In the second half things loosened up a bit, as they do. England went the way of other All Black opponents on this tour, and got ragged and tired. The All Blacks played for territory a bit more. But it was an early bust up the middle from England in the form of burly Nick Easter which nearly brought the first try. Only a despairing ankle tap, and the thinnest at that from Mils Muliaina, brought him down when he was clear for the line and only 10m out. The All Blacks re-grouped, turned the ball over and Cowan broke up-field only to be tackled high by Toby Flood for which he was of course marched for his turn in the England-bin.

The first try came at about the 60 minute mark when the New Zealand scrum pushed the English off their own ball 15m out for their line. Cowan reverse-passed out to the backs and it went through two sets of hands before Mils ran onto it and in at the right hand corner for a fine try.

Later on another All Black attacking wave saw Carter put in a lovely chip out to the same wing for Mils to catch and force for his second. Although Dan Carter had been having a bad day with the boot, missing a number of penalties and the previous conversion, he nailed this one.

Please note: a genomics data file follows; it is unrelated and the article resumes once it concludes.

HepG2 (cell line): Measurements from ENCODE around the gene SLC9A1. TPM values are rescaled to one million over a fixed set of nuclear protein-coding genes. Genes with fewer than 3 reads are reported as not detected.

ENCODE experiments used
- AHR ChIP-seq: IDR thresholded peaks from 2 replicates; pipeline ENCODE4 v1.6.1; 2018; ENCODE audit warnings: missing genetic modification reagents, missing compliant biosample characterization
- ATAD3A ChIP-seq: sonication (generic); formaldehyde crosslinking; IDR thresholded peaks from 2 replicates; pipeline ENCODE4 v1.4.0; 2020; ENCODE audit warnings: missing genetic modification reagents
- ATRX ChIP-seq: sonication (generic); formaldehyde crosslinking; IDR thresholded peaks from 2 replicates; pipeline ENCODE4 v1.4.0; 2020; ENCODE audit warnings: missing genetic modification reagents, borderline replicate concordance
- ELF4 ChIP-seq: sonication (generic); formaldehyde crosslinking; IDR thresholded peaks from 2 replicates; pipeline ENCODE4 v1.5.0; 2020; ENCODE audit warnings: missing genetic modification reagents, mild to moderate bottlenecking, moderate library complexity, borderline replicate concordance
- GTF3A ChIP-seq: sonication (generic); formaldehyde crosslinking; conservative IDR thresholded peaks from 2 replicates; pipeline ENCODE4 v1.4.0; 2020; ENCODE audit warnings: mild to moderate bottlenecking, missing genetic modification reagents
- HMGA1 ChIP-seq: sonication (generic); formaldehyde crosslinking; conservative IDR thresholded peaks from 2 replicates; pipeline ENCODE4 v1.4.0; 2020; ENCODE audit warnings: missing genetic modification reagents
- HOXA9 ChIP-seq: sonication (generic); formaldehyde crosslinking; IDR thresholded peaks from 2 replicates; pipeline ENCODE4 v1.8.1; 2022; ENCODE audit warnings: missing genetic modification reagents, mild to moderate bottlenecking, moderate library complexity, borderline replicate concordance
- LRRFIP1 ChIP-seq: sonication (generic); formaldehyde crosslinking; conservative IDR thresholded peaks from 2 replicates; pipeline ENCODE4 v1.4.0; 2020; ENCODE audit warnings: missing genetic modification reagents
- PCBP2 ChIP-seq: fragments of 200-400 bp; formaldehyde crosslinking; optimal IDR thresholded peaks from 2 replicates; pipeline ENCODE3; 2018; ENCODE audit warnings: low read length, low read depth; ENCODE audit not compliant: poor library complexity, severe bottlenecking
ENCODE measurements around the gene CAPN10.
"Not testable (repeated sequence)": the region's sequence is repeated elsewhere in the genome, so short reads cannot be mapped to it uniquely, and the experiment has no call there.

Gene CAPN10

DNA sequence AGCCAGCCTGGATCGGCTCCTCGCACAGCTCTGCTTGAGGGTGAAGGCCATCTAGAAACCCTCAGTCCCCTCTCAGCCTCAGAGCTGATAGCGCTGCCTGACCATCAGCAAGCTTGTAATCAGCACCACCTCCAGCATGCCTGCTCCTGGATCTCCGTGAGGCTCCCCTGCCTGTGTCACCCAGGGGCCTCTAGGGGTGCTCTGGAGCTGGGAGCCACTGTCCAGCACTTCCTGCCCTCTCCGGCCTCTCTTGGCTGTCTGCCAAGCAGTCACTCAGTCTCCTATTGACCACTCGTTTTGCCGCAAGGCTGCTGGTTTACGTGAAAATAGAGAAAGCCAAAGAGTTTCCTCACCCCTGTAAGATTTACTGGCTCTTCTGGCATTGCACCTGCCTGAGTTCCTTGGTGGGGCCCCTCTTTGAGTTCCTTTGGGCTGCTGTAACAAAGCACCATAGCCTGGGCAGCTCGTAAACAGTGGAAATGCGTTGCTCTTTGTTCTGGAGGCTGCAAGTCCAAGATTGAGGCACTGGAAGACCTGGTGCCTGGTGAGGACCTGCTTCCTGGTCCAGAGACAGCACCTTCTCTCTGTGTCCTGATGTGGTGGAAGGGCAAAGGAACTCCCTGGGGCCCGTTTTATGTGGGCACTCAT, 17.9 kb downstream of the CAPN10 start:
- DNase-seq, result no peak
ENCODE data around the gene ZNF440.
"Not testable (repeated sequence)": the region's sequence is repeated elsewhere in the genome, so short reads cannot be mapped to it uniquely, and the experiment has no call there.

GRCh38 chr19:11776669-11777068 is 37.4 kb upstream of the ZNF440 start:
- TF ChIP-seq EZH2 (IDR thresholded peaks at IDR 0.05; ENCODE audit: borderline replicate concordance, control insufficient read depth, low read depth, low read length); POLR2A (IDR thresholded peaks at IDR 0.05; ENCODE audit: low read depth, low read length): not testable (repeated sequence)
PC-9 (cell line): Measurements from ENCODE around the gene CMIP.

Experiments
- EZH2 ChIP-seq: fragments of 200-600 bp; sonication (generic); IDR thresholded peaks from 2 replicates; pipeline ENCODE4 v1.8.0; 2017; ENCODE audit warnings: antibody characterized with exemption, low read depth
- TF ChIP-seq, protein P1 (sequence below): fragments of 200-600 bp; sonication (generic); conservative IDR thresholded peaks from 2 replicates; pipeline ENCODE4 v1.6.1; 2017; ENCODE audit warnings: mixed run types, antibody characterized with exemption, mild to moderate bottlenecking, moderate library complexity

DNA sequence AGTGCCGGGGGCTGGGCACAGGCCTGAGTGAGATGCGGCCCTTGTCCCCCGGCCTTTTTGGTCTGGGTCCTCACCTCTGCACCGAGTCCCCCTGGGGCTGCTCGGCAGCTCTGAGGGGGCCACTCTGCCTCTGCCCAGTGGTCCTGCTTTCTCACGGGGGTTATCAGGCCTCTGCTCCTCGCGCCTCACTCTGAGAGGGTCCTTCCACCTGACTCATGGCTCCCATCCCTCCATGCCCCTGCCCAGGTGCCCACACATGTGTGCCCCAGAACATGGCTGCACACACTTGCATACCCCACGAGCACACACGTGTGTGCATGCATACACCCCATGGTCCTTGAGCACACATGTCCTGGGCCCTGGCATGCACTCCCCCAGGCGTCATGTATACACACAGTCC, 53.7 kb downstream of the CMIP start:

The final try went to Ma’a Nonu after a lovely break out from the 22m by Keven Mealamu. The hooker, who had a fine game, found Nonu approaching halfway, and got a great pass away. Nonu then showed a clean pair of heels to the chasing English defence to go in under the sticks.

Ignoring the gross pollution dumped into the clean waters of this test match by the referee (impossible but let’s try) the ineffectual English attack, as toothless as a 16 year old bulldog from the get-go, was never going to get them a win on this day. If Rolland had not been there, and a decent official had control, they would probably have lost by a good deal more. On the ball the English looked busy busy, but it was predictable activity which was easy to defend as compared with, for example, Australia, who actually do have a clue what to do when in possession of a rugby ball. Judging by this opening series of test matches, Martin Johnson has a massive problem on his hands. It isn’t so much the way they are playing, as the skill levels of most of the players he has in his squad. The only player to catch the eye was fullback Delon Armitage, who’s vision and all-round abilities mark him out as top grade. The rest of them would probably have to fight hard to get picked for a New Zealand Super-14 team.